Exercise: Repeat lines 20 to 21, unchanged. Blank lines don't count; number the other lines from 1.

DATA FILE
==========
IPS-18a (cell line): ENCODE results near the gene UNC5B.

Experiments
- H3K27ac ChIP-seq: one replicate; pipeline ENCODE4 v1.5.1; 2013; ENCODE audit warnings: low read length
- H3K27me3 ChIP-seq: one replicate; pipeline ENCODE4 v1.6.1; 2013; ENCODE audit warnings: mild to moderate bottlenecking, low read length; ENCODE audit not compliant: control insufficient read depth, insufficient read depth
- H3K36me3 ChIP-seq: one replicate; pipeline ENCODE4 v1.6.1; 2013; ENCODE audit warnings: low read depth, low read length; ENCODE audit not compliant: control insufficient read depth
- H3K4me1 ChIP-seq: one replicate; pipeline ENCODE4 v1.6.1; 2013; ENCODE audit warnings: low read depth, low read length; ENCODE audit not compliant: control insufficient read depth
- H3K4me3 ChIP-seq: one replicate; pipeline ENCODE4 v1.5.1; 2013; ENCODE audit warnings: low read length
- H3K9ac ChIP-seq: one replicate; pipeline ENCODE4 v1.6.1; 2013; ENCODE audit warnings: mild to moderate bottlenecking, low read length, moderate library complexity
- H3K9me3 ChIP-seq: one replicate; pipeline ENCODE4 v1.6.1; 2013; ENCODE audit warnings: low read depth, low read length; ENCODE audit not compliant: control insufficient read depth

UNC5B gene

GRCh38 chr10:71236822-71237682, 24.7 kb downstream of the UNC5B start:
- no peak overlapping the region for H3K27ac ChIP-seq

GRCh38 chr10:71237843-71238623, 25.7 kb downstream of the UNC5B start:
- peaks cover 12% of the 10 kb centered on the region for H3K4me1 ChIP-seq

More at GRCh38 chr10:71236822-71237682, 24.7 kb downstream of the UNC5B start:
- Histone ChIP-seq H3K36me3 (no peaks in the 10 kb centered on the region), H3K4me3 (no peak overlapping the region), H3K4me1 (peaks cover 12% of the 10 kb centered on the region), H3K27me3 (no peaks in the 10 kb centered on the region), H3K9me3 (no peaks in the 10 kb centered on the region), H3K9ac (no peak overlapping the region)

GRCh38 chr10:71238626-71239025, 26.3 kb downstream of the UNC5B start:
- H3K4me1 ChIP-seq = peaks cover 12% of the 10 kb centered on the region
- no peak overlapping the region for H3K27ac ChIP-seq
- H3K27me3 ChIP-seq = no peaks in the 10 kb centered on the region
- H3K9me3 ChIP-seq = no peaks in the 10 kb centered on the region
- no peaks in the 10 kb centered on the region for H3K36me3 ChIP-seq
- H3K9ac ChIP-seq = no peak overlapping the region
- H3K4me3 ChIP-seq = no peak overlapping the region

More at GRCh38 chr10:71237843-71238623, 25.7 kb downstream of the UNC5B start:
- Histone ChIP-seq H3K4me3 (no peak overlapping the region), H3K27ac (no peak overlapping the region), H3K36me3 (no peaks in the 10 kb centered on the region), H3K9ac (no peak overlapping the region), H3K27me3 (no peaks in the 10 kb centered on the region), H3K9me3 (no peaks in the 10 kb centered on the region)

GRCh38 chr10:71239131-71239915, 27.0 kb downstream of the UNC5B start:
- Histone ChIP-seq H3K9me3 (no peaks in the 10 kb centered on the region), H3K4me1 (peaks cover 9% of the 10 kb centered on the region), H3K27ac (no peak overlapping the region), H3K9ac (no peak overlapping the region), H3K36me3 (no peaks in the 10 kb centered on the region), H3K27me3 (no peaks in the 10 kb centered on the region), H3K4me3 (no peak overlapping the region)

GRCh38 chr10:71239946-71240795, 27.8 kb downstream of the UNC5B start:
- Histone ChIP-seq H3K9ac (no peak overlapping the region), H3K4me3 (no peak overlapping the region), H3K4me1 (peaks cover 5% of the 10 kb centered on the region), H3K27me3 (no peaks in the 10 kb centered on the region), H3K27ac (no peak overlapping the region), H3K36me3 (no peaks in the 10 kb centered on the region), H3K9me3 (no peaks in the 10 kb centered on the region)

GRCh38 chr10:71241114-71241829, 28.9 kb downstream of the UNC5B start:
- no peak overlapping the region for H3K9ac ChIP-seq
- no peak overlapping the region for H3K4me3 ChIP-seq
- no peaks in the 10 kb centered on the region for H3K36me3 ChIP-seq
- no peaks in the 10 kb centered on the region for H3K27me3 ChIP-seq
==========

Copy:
- H3K27me3 ChIP-seq = no peaks in the 10 kb centered on the region
- H3K9me3 ChIP-seq = no peaks in the 10 kb centered on the region